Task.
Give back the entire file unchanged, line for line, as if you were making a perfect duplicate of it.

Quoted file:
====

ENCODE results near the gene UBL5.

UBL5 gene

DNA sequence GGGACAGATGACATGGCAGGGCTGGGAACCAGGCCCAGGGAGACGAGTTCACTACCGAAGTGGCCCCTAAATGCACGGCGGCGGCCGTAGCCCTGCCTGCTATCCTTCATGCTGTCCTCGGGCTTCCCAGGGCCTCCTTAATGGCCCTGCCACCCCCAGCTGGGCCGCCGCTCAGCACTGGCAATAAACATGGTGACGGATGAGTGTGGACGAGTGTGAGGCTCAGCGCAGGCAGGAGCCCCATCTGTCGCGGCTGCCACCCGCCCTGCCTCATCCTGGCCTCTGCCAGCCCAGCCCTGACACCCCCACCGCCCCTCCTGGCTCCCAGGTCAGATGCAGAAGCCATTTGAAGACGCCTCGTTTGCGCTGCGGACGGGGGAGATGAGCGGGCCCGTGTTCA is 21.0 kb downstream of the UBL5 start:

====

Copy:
ENCODE results near the gene UBL5.

UBL5 gene

DNA sequence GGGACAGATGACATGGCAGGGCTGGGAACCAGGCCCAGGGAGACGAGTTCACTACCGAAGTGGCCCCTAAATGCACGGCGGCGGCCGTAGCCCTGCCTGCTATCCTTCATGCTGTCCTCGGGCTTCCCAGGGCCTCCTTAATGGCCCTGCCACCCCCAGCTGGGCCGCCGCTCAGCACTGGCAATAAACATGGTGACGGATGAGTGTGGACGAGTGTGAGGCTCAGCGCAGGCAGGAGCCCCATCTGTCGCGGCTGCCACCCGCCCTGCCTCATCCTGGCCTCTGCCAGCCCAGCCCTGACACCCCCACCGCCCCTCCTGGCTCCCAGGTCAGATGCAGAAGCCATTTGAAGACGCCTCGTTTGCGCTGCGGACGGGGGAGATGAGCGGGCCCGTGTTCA is 21.0 kb downstream of the UBL5 start: